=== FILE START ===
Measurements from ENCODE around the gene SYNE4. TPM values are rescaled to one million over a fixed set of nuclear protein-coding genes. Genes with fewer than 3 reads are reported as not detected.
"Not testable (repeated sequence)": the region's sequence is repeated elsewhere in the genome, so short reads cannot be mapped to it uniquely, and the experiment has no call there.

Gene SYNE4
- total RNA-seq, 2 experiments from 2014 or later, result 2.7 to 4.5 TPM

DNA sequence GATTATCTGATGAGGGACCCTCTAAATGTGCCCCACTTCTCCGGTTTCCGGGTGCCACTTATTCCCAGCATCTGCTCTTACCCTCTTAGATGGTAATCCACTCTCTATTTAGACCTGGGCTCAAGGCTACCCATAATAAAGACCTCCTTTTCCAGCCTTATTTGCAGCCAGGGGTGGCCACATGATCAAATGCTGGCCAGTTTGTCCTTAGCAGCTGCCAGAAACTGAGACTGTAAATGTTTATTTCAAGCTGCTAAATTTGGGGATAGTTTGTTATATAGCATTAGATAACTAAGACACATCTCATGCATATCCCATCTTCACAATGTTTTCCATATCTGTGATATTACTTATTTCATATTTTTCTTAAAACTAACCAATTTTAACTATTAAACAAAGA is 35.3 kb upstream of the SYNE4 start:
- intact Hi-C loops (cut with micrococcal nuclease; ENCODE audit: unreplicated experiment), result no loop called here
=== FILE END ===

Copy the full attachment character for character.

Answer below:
Measurements from ENCODE around the gene SYNE4. TPM values are rescaled to one million over a fixed set of nuclear protein-coding genes. Genes with fewer than 3 reads are reported as not detected.
"Not testable (repeated sequence)": the region's sequence is repeated elsewhere in the genome, so short reads cannot be mapped to it uniquely, and the experiment has no call there.

Gene SYNE4
- total RNA-seq, 2 experiments from 2014 or later, result 2.7 to 4.5 TPM

DNA sequence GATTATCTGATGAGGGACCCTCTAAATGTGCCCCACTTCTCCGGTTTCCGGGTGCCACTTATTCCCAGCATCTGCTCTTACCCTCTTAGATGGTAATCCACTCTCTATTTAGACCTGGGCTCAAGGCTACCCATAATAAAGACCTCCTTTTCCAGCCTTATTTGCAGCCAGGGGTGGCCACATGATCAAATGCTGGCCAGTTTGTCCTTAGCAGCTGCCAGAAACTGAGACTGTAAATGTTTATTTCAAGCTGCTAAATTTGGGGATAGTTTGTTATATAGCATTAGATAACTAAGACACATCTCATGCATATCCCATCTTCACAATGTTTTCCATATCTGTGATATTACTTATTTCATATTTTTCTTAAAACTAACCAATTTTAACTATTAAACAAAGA is 35.3 kb upstream of the SYNE4 start:
- intact Hi-C loops (cut with micrococcal nuclease; ENCODE audit: unreplicated experiment), result no loop called here